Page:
This was really just some fun between friends but serves to demonstrate how important it is to ensure that any posting is professional in nature. It is also essential that you use the privacy settings to ensure your posts cannot be seen by anyone other than your personal or professional contacts. 

The GMC has made it clear that the standards expected of doctors do not change because they are communicating through social media.

It may prove detrimental to your professional standing, and possibly your career, if you are tagged in photos other people post to their own page, especially if the image shows you in an unprofessional light. 

If a patient contacts you directly through a personal social media site, then it would be inappropriate to engage in any discussion with them in this forum. You should advise them to contact you through an appropriate confidential and professional route. 

Social media sites cannot guarantee confidentiality whatever privacy settings are in use. Therefore engaging in any form of discussion with a patient about their care is to be avoided. You can put in place privacy settings to protect your personal information as fully as possible to minimise some of the risk, but maintaining professional boundaries with patients at all times is of paramount importance. Be careful who you accept as friends and do not accept requests from patients. Accepting a Facebook request from a patient has led to unwanted amorous advances or, conversely, abuse about the standard of care they (or their loved ones) have received.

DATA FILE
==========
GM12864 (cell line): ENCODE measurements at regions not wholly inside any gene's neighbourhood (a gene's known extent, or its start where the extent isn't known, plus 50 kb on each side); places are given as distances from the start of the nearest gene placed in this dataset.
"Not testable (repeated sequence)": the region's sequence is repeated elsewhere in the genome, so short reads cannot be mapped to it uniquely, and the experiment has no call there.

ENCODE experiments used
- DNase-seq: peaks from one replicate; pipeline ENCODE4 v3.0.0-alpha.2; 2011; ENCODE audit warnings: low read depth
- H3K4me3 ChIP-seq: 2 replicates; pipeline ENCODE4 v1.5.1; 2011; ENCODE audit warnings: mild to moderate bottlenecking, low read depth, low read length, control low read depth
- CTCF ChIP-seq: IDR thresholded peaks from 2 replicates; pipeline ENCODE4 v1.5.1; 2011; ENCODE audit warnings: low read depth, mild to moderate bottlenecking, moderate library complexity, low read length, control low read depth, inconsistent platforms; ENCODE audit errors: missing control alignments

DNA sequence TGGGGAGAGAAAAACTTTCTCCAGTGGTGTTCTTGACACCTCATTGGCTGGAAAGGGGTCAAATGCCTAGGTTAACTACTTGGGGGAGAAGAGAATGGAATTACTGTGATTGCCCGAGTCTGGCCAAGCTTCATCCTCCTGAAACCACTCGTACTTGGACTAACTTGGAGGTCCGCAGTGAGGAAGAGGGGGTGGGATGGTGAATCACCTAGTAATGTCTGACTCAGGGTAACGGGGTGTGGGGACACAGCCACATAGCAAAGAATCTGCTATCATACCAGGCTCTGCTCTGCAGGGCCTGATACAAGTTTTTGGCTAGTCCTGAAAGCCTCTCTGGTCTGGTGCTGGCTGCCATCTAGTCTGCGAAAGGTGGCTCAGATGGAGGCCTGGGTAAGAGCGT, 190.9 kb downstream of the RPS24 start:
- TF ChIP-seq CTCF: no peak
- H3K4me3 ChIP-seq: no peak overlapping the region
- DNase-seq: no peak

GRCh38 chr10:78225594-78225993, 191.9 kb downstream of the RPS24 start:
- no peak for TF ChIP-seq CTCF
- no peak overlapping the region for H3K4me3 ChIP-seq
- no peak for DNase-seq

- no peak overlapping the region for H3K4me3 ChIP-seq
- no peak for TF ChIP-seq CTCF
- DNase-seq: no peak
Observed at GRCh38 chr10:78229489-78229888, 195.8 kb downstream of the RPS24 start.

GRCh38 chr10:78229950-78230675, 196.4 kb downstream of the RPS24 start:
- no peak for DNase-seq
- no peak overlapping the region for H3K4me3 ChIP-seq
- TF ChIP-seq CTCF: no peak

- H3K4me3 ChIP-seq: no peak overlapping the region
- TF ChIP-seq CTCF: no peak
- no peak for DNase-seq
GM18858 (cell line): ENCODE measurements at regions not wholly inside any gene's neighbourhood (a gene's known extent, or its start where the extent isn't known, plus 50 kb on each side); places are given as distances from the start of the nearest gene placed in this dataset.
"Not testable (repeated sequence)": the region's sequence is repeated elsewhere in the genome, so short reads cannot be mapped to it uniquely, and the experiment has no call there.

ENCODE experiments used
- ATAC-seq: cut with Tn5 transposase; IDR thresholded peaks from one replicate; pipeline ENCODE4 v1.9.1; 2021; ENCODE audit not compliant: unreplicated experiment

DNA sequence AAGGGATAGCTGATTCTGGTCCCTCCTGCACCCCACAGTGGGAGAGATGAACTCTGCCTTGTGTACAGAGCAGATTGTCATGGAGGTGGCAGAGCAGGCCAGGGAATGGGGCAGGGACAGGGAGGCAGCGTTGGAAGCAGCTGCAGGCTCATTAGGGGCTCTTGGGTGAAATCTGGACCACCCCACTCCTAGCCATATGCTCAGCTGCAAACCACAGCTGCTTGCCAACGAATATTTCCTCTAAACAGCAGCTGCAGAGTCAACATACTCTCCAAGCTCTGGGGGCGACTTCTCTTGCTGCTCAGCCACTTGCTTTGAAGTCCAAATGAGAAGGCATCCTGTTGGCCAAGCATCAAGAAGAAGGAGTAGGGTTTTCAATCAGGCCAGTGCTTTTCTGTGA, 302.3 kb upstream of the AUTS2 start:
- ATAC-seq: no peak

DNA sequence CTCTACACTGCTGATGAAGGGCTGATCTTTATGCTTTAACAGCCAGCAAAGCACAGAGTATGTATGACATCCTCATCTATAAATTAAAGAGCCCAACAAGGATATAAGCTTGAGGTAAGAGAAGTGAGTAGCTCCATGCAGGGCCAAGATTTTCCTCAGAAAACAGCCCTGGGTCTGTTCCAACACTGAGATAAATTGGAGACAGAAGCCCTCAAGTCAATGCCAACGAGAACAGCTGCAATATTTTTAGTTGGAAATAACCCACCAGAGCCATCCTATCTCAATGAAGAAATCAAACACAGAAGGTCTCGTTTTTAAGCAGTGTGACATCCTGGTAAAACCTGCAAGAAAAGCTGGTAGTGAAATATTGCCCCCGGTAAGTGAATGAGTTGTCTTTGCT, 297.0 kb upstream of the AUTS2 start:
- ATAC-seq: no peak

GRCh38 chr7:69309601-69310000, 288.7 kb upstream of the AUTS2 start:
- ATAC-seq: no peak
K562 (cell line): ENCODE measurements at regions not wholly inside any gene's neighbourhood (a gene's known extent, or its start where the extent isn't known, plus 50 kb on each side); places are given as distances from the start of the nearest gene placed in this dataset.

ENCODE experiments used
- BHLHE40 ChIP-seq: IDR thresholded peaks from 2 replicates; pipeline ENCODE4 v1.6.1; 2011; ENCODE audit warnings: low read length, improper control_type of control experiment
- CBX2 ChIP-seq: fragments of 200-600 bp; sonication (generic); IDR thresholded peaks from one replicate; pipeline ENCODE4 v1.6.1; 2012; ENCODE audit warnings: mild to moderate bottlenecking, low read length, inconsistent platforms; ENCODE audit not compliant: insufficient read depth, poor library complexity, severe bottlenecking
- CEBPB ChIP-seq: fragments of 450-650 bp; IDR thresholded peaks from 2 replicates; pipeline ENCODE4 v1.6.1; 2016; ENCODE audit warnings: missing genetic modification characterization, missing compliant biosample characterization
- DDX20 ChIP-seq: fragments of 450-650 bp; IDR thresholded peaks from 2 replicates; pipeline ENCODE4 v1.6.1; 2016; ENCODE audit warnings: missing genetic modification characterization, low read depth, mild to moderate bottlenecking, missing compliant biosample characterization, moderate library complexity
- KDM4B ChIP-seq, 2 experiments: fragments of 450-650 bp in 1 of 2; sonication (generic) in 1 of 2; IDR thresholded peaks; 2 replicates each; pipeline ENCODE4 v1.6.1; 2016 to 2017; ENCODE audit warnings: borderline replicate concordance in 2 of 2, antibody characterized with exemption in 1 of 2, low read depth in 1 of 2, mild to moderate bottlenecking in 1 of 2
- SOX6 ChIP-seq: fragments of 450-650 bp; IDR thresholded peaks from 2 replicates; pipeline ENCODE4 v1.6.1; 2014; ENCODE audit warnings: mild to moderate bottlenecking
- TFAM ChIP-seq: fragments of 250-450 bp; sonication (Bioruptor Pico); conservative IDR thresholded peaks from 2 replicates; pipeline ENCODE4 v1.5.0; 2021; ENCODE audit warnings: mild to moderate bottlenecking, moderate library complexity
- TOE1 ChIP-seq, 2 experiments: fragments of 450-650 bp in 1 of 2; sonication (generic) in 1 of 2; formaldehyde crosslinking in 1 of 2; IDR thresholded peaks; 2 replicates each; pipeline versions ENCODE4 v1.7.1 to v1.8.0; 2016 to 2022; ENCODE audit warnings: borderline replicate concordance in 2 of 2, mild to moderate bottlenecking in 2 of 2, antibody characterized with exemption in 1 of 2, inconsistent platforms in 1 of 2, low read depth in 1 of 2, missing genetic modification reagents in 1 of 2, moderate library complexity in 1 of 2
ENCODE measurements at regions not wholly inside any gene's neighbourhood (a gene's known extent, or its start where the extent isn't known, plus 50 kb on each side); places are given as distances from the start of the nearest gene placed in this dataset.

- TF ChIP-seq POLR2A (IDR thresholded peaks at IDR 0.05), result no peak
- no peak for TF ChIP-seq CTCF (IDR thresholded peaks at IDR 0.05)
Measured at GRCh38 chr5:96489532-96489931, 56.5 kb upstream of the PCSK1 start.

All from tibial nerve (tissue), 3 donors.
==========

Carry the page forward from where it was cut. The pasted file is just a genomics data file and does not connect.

Doctors can be vulnerable to criticism of their practice through social media sites. For example, NHS Choices, iWantGreatCare and Google reviews are popular among patients wishing to comment on their healthcare experiences. Many patients choose to send feedback through sites and some comments may be negative, inaccurate or offensive, which many doctors would wish to respond to directly. Most sites set clear guidelines on what can and can't be posted. Readers who consider a post 'offensive or unsuitable' can alert a moderator who will investigate and may remove the posting.

Twitter and Facebook do not permit hate speech, threats, bullying and spam, but Facebook will only remove content that violates its terms. Dealing with criticism through a site moderator, without breaching patient confidentiality, is probably the safest way to deal with this type of feedback. Members are advised to contact us on 0800 716 646 in the first instance, before responding to comments posted online about them.

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Tips for using social media

  • Be professional at all times.
  • Maintain appropriate professional boundaries.
  • Respect patient confidentiality.
  • Take care about any personal postings of text or images on your own site or other sites.
  • Optimise the privacy settings on any personal social media site you use.
  • Avoid any dialogue with a patient through social media sites.
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This page was correct at publication on . Any guidance is intended as general guidance for members only. If you are a member and need specific advice relating to your own circumstances, please contact one of our advisers.